• Provide adjusters with some discretion in reviewing assessment and treatment requests and modify Ontario Regulation 7/00 to reflect proposed amendments to the SABS.
  • Revoke section 42.1 of the SABS, which allows claimants to obtain an assessment from their health care provider to address issues raised in an insurer examination.
  • Only occupational therapists and nurses who have been trained on the use of Form 1 would be permitted to assess auto accident victims for the attendant care benefit. This would apply to assessments conducted under both sections 24 and 42 of the SABS.
  • Amend the SABS to provide for an appropriate cap on the cost of accounting reports to substantiate a claim for weekly benefits.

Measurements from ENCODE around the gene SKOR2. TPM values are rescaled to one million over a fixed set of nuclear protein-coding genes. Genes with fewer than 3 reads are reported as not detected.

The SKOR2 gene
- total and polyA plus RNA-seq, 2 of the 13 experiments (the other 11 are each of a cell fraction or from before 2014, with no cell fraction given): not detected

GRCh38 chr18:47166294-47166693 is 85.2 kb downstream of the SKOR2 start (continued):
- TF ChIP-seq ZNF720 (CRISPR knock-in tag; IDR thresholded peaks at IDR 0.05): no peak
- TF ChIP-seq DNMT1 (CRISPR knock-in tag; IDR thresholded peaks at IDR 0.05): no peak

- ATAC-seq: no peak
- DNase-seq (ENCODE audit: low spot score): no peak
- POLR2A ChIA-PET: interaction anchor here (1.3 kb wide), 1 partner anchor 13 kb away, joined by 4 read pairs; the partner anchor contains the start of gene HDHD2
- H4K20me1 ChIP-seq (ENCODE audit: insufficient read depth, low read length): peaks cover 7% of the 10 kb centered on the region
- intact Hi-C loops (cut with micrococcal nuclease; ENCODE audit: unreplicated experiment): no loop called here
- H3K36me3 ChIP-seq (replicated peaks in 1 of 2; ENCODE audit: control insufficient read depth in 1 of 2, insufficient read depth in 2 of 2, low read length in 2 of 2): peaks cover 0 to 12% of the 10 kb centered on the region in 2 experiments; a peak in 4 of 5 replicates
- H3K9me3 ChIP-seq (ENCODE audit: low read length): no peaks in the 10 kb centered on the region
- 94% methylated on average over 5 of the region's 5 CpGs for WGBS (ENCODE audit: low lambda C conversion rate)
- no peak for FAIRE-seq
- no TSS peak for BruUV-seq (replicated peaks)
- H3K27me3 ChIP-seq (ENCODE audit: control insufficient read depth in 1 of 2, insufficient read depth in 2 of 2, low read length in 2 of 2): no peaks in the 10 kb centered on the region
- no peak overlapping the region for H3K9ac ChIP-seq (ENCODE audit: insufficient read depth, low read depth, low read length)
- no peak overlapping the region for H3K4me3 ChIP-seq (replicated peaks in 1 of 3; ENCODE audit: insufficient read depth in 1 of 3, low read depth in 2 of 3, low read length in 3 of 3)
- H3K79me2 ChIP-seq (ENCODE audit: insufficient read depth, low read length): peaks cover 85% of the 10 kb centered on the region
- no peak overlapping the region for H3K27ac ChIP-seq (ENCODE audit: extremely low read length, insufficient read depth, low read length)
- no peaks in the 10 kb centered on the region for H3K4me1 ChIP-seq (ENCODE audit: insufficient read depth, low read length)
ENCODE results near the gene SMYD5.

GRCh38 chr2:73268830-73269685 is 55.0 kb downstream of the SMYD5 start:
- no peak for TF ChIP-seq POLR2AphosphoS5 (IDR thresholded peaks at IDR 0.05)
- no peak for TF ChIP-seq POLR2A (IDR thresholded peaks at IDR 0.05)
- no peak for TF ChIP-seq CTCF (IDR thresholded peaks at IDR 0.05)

• The cost of future care cost reports would not be an expense recoverable under the SABS.
  • When determining the merits of any future regulatory changes, consideration would be given to whether a change would increase complexity and regulatory burden. There should be a compelling reason for making a change that would add complexity to the accident benefit system.
  • Contract a forms consultant to assist the Financial Services Commission of Ontario (FSCO) and stakeholders in simplifying the application process and revising forms that should first be tested on consumers.
  • Provide best practice guidelines that would set out standards for communicating information on the fault determination process and how to challenge a determination.
  • FSCO, Workplace Safety and Insurance Board and auto insurers would meet to discuss how to better harmonize the auto insurance and workplace insurance systems.
  • Investigate options for enabling auto insurers to more effectively enforce existing provisions in the SABS and the Insurance Act that require deductions of all collateral sources of income benefits.

Patrick Brown